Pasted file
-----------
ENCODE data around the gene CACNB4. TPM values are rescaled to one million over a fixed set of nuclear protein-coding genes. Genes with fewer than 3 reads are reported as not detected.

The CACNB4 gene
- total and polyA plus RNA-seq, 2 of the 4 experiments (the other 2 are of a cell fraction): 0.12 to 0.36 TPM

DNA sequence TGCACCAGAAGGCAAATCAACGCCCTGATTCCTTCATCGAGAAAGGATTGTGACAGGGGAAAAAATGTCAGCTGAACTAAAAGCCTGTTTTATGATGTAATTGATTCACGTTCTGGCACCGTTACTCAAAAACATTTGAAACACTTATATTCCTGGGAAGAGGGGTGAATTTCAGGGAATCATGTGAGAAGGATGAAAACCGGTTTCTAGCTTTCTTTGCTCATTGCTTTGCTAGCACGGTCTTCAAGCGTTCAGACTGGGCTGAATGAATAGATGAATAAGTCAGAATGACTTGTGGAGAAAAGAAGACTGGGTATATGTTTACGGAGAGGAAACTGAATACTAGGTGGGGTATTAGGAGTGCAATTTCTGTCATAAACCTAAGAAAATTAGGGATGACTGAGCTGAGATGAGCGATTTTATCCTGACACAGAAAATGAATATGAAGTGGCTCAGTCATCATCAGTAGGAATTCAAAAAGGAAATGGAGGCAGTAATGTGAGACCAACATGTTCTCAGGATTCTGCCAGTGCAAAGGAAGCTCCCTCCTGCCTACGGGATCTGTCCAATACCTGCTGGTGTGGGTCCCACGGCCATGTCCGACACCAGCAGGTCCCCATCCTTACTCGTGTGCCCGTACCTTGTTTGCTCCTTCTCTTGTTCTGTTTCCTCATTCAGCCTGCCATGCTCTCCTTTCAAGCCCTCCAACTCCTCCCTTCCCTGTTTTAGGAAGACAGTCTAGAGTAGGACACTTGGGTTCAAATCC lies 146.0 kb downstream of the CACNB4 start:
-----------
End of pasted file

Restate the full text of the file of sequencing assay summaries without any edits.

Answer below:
ENCODE data around the gene CACNB4. TPM values are rescaled to one million over a fixed set of nuclear protein-coding genes. Genes with fewer than 3 reads are reported as not detected.

The CACNB4 gene
- total and polyA plus RNA-seq, 2 of the 4 experiments (the other 2 are of a cell fraction): 0.12 to 0.36 TPM

DNA sequence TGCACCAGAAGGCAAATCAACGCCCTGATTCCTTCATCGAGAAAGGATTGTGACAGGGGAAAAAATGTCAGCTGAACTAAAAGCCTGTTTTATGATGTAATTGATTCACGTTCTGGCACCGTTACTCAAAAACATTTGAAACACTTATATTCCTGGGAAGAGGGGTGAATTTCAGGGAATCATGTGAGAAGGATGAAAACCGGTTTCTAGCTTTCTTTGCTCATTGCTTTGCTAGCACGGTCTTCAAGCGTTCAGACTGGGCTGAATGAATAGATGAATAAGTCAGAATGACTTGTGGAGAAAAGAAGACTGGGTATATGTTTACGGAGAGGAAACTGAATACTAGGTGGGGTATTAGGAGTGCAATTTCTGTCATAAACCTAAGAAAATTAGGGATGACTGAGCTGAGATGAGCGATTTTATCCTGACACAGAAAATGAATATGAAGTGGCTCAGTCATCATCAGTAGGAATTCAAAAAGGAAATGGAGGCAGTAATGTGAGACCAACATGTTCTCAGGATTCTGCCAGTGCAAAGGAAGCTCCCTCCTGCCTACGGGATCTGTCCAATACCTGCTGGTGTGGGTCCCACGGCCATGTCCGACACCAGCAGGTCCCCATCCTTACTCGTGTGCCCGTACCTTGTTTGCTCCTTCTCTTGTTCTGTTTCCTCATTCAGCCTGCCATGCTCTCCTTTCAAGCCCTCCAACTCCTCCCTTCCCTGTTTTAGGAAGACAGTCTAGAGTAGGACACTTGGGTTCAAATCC lies 146.0 kb downstream of the CACNB4 start: